I’m growing older but not up, my metabolic rate is pleasantly stuck, let the winds of time blow over my head, I’d rather die while I’m living than live while I’m dead. Jimmy Buffett
Oh yes sir, Jimmy, you seem to capture the mood perfectly. I get it. You know, sometimes I think there are more firsts when you’re older than when you’re younger. Or, maybe it’s just that the firsts when you’re older can have a bit more impact or be a little uncomfortable. For one thing there’s the medical stuff (colonoscopies, mammograms, etc) that are so enjoyable! Although I did have little fun at my first mammogram – I told the technician “They’re little, but they’re really long”. That got a laugh (from both of us actually because I’m prone to think I’m pretty funny even when I’m not).
It’s hard, too, to see the people you love aging – ever notice that it’s seems like everyone else is getting older but you’re not? You just can’t see it I guess. It was a pretty good clue for me, though, when I started getting letters from AARP. Ha! And now I worry about my little mama – she’s been such a force in my life and such a wonderful mom. She taught me to be positive and loving and giving and to put my faith in God – all the good parts of me. She’s dealt with Parkinson’s disease for going on 15-20 years now – throughout she’s maintained a positive attitude, never felt sorry for herself and just kept on truckin’. She’s had a fairly mild case of it compared to lots of others, and I am completely convinced that her faith and her wonderful attitude have tons to do with that. And she is FUN.
When she was first diagnosed we went out to lunch together one day. She was pretty excited about a Parkinson’s newsletter she’d gotten and she was telling me all about it. I asked her what they called the newsletter and she said, ‘Well, I don’t know, why do you ask?”. I told her I thought they should call it “What’s Shaking” and she laughed so hard she farted! The both of us made such a scene laughing that I think people thought we were losing our minds.
She used to wet her pants, too, when she laughed real hard and of course that would cause more laughter. My first real boyfriend and I had a fight one night and I came home all torked off about it, came in house and slammed the door and stomped up the stairs. My parents were sitting at the table and I proceeded to tell them what an awful person Jake was (his name has been changed to protect the innocent – hi Tim!!) and then I went to bed.
Later that night
Tim Jake was throwing pebbles at my window to get my attention and it woke my parents up (he started off on their side of the house and then moved around to the back of the house). My Dad, who had wicked sense of humor, decided to have some fun. He had an shotgun or rifle (I don’t know the difference, but you had to pump it – like the one Chuck Conners had in the TV show The Rifleman). You know, it made a loud kchung kchung sound. It didn’t work because some vital part was missing, but it still sounded scary. So we all snuck into the dining room – this was at the back of the house and there was a screened in deck back there (it was a split level so it was up high). We had big floodlights back there. My dad told my mom that when he gave the signal she should turn on the floodlights. Then he very quietly opened the sliding glass door and went out on the deck (for a big guy, he could be very sneaky). Then in a loud voice he said, “Turn on the lights, Sandy, I’m gonna shoot that SOB!” And kchunged kchunged the gun.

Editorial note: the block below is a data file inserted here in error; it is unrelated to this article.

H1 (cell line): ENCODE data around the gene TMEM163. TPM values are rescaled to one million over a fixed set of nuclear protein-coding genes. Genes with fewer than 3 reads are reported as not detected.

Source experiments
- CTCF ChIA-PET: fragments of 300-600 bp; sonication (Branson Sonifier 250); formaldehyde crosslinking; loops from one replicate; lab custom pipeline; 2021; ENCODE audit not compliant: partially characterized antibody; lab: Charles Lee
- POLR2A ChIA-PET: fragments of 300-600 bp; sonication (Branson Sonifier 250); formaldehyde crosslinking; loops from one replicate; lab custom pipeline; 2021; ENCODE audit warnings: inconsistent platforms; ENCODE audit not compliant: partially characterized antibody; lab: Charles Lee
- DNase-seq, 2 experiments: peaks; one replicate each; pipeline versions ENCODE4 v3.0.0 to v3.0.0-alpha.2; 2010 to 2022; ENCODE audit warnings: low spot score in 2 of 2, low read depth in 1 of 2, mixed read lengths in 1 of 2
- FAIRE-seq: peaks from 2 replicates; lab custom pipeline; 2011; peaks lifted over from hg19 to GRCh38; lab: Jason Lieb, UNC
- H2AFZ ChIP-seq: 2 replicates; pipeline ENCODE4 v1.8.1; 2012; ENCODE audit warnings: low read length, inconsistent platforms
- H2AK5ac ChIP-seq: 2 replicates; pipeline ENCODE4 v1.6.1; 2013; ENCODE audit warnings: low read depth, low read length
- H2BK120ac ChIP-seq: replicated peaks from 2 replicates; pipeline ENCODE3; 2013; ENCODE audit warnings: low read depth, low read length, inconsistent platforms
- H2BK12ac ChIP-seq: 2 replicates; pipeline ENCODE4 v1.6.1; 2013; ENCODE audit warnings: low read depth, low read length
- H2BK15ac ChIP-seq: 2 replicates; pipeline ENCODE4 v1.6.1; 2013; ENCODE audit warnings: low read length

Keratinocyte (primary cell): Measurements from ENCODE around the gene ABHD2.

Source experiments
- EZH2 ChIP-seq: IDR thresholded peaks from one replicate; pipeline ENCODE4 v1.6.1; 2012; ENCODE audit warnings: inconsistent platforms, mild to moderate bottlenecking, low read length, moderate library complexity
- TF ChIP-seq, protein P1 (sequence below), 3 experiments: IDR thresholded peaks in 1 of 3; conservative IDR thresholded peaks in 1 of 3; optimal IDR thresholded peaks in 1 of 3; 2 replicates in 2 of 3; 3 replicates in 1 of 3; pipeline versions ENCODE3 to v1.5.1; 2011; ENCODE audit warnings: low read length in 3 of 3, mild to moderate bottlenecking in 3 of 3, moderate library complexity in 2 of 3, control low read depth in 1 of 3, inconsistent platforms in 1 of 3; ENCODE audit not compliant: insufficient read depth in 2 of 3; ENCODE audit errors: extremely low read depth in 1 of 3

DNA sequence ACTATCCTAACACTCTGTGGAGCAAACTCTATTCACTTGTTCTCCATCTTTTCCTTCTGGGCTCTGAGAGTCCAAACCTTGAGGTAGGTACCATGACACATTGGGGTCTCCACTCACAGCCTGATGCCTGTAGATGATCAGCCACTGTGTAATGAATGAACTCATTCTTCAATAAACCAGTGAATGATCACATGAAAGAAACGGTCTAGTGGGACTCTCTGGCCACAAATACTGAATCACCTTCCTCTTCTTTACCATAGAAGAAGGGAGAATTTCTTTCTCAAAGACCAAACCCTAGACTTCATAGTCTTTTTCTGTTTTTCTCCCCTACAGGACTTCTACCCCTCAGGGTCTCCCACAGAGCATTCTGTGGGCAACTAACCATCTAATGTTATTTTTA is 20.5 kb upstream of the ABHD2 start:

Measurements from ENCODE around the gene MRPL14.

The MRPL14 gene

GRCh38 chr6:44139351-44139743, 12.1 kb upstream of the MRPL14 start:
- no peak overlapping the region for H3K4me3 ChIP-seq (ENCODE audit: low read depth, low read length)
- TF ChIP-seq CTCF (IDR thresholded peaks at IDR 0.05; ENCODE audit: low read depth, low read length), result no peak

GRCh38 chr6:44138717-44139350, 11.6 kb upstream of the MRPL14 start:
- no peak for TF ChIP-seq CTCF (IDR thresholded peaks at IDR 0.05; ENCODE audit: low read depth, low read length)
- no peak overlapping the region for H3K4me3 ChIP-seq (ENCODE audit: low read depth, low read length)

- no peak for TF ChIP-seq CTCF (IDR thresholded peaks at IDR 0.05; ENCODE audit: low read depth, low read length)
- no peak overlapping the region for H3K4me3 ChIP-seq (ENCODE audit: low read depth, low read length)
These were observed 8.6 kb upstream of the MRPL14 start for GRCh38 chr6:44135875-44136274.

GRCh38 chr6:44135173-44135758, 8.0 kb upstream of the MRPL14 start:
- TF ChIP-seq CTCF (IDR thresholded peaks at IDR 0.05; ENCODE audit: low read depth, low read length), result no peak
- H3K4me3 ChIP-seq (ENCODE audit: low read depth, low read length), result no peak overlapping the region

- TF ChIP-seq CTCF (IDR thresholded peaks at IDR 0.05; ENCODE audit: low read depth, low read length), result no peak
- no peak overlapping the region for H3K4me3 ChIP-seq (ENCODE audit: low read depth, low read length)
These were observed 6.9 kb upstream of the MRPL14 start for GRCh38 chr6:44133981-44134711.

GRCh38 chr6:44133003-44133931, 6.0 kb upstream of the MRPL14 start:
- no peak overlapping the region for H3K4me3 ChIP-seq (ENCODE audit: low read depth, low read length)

Oh my gosh
Tim Jake ran so fast around the house (and by this time we were all peeking out the front windows) and across the front yard to his car, which was parked across the street – he got in on the passenger side and peeled out. The funniest part was that he ran serpentine the whole way. When we turned the lights on, there was my mama, with totally wet pants. I think she laughed harder than any of us!
I’ve been thinking a lot lately about when I was young and really enjoying some great memories, and I think what’s brought this on is that my niece, Kayla, graduated from high school this year. And I know that I’m prejudiced, but she is so beautiful, inside and out, and I am so proud to be her Auntie Kimmer. I see all this promise and it is so awesome to see her starting her life as an adult – even though when I think of her I still see her as a little baby with goofy hat and a serious expression. And I know her parents, my wonderful sister-in-law and brother-in-law, are feeling mixed emotions. I never had kids, but I imagine it must be very hard to watch them go away on their own, but at the same time so rewarding to know that you have raised a child who is going to make the world a better place. And Kayla surely will. She’s going to be a nurse and she is going to be terrific at it.
So, I’m feeling that odd combination of very happy and little sad all at the same time – and truthfully, I like being older. I don’t really care about the petty stuff that used to bother me, and I think I have a better handle on what’s really important. And there’s lots more memories to be made!